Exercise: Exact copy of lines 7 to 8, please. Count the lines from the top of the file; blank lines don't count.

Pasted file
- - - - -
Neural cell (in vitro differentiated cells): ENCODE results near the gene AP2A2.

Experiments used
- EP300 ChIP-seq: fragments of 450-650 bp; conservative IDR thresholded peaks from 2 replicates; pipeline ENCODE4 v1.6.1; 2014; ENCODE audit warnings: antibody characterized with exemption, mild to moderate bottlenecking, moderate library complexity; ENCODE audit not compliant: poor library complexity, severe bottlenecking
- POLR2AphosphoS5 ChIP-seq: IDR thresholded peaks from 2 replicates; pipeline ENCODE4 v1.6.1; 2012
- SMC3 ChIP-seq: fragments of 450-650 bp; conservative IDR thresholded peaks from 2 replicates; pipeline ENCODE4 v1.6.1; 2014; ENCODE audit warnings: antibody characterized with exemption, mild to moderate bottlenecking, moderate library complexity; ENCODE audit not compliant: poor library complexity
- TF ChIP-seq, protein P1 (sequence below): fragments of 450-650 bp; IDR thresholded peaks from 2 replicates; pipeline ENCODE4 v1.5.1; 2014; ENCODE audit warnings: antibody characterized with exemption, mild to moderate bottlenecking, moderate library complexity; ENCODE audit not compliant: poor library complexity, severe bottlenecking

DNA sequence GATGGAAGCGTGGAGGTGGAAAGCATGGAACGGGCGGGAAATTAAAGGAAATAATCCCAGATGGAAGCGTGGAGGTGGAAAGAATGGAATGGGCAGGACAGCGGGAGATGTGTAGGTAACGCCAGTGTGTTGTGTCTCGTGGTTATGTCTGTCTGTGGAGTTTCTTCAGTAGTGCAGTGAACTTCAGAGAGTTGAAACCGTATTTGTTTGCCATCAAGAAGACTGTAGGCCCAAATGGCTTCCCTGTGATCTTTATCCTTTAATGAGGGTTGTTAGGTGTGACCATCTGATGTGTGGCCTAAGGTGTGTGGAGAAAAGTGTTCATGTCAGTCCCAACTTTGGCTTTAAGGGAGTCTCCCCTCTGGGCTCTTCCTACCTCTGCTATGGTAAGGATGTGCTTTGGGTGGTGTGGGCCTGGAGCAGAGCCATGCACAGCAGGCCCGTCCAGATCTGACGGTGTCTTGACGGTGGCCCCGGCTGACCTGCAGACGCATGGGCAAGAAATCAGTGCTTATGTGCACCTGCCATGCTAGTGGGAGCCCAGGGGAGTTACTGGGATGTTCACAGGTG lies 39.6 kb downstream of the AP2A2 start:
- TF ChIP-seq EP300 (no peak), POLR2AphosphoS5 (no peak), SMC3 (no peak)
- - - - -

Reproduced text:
DNA sequence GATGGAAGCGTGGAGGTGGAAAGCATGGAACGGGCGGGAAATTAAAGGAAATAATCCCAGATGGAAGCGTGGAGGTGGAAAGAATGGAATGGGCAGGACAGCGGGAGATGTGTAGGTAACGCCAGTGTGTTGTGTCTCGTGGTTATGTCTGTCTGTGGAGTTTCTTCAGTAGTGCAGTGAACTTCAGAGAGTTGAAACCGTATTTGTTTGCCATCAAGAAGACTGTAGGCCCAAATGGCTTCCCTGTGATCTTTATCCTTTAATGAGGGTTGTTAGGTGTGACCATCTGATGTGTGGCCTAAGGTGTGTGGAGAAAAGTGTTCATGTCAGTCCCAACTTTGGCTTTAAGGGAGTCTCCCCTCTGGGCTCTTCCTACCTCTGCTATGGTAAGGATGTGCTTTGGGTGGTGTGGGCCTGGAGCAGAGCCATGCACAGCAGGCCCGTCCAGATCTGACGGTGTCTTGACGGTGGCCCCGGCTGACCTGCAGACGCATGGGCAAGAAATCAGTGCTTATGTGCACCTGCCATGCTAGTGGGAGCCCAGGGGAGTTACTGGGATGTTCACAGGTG lies 39.6 kb downstream of the AP2A2 start:
- TF ChIP-seq EP300 (no peak), POLR2AphosphoS5 (no peak), SMC3 (no peak)